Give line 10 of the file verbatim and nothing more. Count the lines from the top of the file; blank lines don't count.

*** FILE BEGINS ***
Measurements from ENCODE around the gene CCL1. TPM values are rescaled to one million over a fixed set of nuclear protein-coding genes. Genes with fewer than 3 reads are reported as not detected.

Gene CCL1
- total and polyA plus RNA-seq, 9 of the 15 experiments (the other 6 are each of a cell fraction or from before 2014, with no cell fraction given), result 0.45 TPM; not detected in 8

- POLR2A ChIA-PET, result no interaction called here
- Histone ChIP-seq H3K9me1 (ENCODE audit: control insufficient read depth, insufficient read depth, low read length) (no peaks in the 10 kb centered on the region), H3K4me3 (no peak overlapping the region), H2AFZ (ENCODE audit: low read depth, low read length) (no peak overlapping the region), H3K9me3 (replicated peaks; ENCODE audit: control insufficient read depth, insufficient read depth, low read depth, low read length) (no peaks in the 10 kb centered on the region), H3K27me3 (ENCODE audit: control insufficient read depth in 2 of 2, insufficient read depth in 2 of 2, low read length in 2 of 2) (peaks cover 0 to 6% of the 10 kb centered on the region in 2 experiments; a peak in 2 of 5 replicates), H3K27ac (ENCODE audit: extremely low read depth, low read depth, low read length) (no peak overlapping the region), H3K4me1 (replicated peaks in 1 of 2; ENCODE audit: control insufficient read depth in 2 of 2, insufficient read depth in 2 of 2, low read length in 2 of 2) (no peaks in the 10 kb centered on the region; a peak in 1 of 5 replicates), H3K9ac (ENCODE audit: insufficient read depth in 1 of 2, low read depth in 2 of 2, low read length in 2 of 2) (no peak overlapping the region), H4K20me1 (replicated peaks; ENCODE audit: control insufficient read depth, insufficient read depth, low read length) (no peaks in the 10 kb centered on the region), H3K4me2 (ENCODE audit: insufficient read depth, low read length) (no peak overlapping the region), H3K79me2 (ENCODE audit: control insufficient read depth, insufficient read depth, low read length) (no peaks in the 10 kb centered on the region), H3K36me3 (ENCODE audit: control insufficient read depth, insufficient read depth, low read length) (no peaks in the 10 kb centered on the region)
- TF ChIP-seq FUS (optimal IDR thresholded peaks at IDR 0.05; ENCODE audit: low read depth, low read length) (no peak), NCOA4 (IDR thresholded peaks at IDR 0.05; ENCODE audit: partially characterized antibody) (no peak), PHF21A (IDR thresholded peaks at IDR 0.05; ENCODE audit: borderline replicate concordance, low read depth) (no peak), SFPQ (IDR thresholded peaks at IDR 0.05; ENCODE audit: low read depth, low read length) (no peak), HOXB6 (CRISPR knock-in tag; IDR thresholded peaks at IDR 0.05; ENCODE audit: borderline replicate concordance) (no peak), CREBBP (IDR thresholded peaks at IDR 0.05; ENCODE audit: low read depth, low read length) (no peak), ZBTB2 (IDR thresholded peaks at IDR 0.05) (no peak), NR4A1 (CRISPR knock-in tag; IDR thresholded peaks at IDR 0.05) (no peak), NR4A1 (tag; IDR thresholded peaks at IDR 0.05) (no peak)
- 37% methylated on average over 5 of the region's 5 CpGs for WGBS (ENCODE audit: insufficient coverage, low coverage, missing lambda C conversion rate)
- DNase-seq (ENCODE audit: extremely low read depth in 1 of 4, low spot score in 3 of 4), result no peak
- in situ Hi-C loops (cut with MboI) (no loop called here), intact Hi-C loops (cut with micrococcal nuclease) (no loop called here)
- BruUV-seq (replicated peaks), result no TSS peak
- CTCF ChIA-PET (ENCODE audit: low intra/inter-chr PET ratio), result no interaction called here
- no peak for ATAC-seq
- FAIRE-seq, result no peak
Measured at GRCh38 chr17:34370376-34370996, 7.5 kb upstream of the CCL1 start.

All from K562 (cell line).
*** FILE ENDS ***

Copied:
- BruUV-seq (replicated peaks), result no TSS peak